The World Today for June 07, 2022
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NEED TO KNOW
Too Many Cooks
Armed men riding motorcycles shot and killed two Red Cross workers in western Mali recently, according to the international humanitarian organization. Their killers were not identified. Still, for the past decade, Islamist militants with ties to Al Qaeda and also Islamic State have been expanding their operations in the West African country as well as in nearby Burkina Faso and Niger.
On the day before that attack, terrorists killed a UN peacekeeper and three others traveling in a convoy in northern Mali, reported France 24. The peacekeeper was one of 13,000 soldiers who are participating in the United Nations Multidimensional Integrated Stabilization Mission in Mali (MINUSMA).
Established in 2013, the UN’s mission is supposed to prevent jihadists from terrorizing Malians and others in the Sahel region. But UN observers have also noticed that the Malian government can instill fear in the population, too. As Agence France-Presse wrote, the UN recently issued a report noting a surge in deaths due to government forces. Reuters said the violence showed how the military junta running the country was losing its grip on power.
The escalation comes after a turn in the landlocked country’s more-than-10-year-long battle against a jihadist insurgency. In 2020, a junta overthrew President Ibrahim Boubacar Keita, established closer ties with Russia and distanced the country from France, its former colonial power. France withdrew a large contingent of troops from the country earlier this year, citing differences with the coup leaders.
Coinciding with the uptick in government-sponsored violence was a new partnership between Malian forces under Interim President Assini Goïta and mercenaries from the Wagner group, a Russian military contractor. A New York Times investigation described massacres with “Russian fingerprints” that have become more frequent in Mali since Wagner arrived.
Wagner has been called a “proxy” for the Russian government, leading the Middle East Monitor to claim that Mali is now a front in the conflict that has arisen between Russia and Europe due to Russia’s invasion of Ukraine. Malian authorities recently arrested an army officer, saying he was seeking to foment a Western-backed coup that would put the country back into France’s orbit, Voice of America reported.
The junta has also pulled out of the G5 Sahel Force, a multinational alliance to counter jihadist movements that includes Burkina Faso, Chad, Mauritania and Niger, Al Jazeera added. At the same time, Critical Threats, an outlet tied to the American Enterprise Institute, warned that the Malian military’s human rights abuses will likely strengthen those terrorist groups.
Optimists might be hard-pressed to keep a hopeful outlook when it comes to Mali these days.
THE WORLD, BRIEFLY
Farewell Thee Well
British Prime Minister Boris Johnson survived a no-confidence vote Monday that could have removed him from power after a scandal over lockdown-violating gatherings that took place at government offices and the prime minister’s residence, Reuters reported.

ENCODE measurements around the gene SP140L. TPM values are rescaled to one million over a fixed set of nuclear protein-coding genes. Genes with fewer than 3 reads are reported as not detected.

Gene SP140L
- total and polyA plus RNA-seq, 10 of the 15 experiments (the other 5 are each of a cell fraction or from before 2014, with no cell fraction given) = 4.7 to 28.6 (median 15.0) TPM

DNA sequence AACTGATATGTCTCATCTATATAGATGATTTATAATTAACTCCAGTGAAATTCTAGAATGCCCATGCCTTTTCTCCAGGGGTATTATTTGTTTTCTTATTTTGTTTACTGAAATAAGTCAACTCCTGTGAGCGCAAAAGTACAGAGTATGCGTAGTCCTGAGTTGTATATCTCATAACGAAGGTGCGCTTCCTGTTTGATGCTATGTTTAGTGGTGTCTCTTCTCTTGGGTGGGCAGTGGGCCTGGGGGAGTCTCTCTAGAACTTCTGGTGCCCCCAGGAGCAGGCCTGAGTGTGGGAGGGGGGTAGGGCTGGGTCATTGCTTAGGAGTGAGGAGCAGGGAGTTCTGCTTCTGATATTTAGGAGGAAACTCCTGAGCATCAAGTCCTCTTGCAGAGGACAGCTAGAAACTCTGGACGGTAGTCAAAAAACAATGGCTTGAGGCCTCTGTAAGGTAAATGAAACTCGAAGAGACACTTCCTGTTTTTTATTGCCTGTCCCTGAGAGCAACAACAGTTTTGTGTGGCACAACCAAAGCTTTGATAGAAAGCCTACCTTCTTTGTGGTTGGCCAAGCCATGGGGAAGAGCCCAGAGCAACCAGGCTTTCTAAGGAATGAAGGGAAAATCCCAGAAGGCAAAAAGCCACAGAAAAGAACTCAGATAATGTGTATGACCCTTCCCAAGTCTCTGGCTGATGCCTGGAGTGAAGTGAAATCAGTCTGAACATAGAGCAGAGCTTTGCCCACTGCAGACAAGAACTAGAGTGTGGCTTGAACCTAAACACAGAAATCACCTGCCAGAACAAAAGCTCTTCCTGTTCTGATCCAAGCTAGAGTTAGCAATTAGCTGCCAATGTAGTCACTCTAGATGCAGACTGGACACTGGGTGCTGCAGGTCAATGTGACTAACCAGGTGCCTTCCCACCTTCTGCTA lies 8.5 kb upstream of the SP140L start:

The vote came after lawmakers from Johnson’s Conservative party submitted letters of no confidence in his leadership. Under party rules, at least 15 percent of lawmakers need to write a letter to oust their leader.
Almost 150 members of his party voted to remove Johnson.
The embattled leader has faced an uproar over parties that took place as the UK was under a strict lockdown to contain the coronavirus pandemic, a scandal that has become known as “partygate.” Two separate investigations uncovered a widespread culture of boozy parties, as well as multiple violations of lockdown rules.
The London Metropolitan Police issued 126 fines to 83 people, including Johnson and his wife – that made Johnson the first sitting British prime minister to have been sanctioned for breaking the law, NBC News noted.
The scandal has put Johnson in a difficult situation, less than three years after sweeping the 2019 elections and securing an agreement that finalized Britain’s exit from the European Union.
But the anger ignited by the gatherings has sparked concern among Conservative lawmakers that voters are turning against them. According to YouGov, Johnson’s disapproval rating has risen to 68 percent.
Still, since Johnson won the vote, he is safe from further challenges for about a year – officially at least.
Foot in Mouth
India sparked a diplomatic row with key Muslim countries after two ruling party representatives were accused of making Islamophobic comments and derogatory statements about the Islamic Prophet Muhammad, the Guardian reported Monday.
The uproar began after Nupur Sharma, the national spokesperson of the governing Bharatiya Janata Party (BJP), made a series of offensive statements about Muslim worship and the prophet during a television debate. Soon after, a media spokesman, Naveen Kumar Jindal, posted a controversial tweet about the prophet. It has since been deleted.
Both comments and posts went viral and prompted outrage in neighboring Pakistan and the Gulf countries. Qatar summoned India’s ambassador and demanded an apology from the Indian government, accusing it of inciting “a cycle of violence and hate.”
Pakistani Prime Minister Shehbaz Sharif also criticized the comments, saying they were an example of how Indian Prime Minister Narendra Modi is “trampling religious freedoms and persecuting Muslims.”
Following the criticism, the BJP immediately removed both spokespeople, and said the statements were made by “fringe elements” and “do not, in any manner, reflect the views of the government of India.”